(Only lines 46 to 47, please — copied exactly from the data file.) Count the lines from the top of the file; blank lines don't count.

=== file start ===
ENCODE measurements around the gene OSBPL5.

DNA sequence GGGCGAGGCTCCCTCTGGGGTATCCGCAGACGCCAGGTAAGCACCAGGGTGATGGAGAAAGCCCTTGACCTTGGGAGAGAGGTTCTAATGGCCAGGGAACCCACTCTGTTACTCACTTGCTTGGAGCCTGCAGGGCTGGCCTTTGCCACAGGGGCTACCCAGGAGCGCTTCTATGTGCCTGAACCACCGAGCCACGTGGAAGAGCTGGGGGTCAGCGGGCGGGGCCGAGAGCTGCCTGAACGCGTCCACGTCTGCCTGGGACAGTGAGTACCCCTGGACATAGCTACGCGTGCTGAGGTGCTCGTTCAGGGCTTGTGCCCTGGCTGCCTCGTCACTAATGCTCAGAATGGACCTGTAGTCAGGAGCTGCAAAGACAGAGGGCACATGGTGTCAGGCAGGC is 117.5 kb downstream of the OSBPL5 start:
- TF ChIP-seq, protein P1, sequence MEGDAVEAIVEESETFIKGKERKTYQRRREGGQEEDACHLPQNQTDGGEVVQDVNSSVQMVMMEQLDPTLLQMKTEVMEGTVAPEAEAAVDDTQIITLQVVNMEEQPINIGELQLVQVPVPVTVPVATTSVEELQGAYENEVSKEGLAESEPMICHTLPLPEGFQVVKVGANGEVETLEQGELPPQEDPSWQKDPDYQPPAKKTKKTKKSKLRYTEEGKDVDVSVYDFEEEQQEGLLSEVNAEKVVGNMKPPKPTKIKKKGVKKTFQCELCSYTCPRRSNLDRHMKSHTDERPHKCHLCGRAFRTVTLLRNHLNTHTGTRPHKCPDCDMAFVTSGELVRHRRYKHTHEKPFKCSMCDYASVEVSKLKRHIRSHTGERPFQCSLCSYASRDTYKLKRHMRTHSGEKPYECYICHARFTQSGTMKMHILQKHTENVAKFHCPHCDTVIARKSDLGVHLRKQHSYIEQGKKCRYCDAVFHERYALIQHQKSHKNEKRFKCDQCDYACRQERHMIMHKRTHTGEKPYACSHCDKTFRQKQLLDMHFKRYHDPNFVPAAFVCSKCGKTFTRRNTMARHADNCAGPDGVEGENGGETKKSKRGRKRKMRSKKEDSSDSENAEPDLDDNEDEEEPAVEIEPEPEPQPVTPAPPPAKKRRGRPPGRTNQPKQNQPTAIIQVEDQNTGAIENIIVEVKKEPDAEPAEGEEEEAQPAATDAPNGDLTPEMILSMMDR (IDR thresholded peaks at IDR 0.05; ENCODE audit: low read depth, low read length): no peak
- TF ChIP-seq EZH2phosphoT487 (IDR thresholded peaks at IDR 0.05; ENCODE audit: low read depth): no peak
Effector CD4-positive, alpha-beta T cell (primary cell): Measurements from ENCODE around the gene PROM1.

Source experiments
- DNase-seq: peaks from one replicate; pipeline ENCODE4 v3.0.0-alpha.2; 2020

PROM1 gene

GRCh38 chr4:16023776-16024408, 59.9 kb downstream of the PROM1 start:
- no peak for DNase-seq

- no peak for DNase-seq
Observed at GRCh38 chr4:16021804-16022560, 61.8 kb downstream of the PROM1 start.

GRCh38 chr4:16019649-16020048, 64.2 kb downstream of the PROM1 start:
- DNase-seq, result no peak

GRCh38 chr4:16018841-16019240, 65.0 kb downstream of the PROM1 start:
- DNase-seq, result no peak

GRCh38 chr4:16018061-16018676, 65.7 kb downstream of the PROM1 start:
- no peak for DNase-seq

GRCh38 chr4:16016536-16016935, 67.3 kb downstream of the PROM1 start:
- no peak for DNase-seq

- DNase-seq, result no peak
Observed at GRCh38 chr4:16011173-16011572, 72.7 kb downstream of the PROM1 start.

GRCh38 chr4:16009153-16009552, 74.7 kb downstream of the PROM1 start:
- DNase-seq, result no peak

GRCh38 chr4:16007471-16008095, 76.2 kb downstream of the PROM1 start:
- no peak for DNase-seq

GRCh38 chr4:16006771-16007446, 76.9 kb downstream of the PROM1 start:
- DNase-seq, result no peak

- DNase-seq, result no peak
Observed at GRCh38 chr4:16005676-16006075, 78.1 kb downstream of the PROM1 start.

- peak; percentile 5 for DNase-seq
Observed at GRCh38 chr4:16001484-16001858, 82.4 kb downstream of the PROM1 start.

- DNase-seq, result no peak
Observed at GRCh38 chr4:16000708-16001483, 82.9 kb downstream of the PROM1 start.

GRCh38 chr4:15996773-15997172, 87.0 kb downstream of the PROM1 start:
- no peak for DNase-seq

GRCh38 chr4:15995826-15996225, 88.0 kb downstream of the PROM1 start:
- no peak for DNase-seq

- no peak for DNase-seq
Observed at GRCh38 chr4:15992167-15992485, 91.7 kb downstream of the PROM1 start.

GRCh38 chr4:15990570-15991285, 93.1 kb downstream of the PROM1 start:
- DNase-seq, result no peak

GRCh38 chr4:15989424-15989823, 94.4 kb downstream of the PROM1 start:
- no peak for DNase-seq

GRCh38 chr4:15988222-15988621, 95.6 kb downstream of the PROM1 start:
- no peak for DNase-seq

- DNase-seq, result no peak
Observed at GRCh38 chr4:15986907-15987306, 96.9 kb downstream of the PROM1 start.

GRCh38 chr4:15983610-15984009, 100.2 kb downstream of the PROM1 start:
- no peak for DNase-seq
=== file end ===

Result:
- no peak for DNase-seq

- DNase-seq, result no peak